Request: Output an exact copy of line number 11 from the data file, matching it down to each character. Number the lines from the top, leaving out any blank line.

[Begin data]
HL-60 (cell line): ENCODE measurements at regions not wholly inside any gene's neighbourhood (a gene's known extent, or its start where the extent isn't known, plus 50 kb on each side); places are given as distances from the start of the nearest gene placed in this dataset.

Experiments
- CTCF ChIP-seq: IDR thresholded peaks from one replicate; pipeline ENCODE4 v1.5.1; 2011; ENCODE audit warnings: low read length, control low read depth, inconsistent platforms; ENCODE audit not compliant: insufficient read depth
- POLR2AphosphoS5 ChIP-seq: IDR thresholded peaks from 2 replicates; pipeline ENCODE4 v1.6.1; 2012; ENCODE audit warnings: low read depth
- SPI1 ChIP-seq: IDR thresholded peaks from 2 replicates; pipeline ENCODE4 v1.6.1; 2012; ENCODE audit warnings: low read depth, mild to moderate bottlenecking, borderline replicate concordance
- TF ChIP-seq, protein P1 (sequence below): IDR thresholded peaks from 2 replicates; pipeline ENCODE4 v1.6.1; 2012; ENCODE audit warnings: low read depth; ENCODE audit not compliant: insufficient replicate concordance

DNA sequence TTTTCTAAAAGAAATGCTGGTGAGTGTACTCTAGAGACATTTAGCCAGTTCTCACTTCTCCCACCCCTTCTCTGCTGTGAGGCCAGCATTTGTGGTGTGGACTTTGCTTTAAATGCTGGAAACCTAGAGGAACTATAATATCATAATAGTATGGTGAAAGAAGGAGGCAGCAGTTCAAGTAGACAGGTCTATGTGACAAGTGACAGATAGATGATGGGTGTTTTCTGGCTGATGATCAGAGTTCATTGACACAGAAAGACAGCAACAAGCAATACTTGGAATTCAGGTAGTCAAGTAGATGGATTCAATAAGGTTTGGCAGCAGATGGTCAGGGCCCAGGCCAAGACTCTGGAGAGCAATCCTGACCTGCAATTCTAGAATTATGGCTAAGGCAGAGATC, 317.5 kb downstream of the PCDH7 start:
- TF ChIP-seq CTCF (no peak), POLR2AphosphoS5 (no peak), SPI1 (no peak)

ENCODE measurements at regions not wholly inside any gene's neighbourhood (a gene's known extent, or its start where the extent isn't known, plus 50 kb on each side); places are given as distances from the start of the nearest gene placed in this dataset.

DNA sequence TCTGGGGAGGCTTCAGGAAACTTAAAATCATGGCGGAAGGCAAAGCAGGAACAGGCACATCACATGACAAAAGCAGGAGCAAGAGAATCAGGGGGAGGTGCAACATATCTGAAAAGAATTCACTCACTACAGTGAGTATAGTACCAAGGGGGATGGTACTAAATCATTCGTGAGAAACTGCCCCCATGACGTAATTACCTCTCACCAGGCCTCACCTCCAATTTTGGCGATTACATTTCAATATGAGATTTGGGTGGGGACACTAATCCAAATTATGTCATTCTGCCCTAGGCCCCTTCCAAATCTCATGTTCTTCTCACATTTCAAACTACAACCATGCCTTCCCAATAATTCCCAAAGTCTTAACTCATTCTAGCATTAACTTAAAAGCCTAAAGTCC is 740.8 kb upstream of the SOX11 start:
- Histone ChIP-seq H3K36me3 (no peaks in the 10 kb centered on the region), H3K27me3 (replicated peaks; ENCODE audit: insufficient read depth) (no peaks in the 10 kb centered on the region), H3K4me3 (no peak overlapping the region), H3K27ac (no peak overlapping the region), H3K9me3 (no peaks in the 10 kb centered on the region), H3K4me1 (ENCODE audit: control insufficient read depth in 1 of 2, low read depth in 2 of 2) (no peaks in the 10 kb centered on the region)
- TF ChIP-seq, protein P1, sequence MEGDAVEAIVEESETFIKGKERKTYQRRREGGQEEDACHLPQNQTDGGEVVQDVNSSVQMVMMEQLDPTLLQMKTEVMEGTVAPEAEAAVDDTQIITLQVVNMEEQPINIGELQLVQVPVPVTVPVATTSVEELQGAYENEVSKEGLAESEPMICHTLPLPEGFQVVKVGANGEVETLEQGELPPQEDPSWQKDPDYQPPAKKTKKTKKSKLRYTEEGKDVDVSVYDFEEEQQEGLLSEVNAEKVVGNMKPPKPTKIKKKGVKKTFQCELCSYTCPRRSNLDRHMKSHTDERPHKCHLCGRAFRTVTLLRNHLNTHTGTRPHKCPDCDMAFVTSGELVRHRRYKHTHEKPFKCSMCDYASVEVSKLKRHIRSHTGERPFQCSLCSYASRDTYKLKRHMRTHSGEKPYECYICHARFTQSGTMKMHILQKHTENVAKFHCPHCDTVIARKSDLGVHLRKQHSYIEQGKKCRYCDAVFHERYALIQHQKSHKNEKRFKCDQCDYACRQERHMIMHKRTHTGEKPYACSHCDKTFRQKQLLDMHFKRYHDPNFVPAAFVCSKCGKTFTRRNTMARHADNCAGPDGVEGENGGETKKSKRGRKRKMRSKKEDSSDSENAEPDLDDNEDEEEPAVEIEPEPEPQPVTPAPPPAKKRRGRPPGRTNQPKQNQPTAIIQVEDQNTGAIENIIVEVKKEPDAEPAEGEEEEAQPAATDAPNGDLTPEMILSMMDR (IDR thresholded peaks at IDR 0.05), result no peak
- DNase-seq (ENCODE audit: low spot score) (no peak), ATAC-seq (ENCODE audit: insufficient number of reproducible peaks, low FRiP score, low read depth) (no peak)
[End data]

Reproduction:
- Histone ChIP-seq H3K36me3 (no peaks in the 10 kb centered on the region), H3K27me3 (replicated peaks; ENCODE audit: insufficient read depth) (no peaks in the 10 kb centered on the region), H3K4me3 (no peak overlapping the region), H3K27ac (no peak overlapping the region), H3K9me3 (no peaks in the 10 kb centered on the region), H3K4me1 (ENCODE audit: control insufficient read depth in 1 of 2, low read depth in 2 of 2) (no peaks in the 10 kb centered on the region)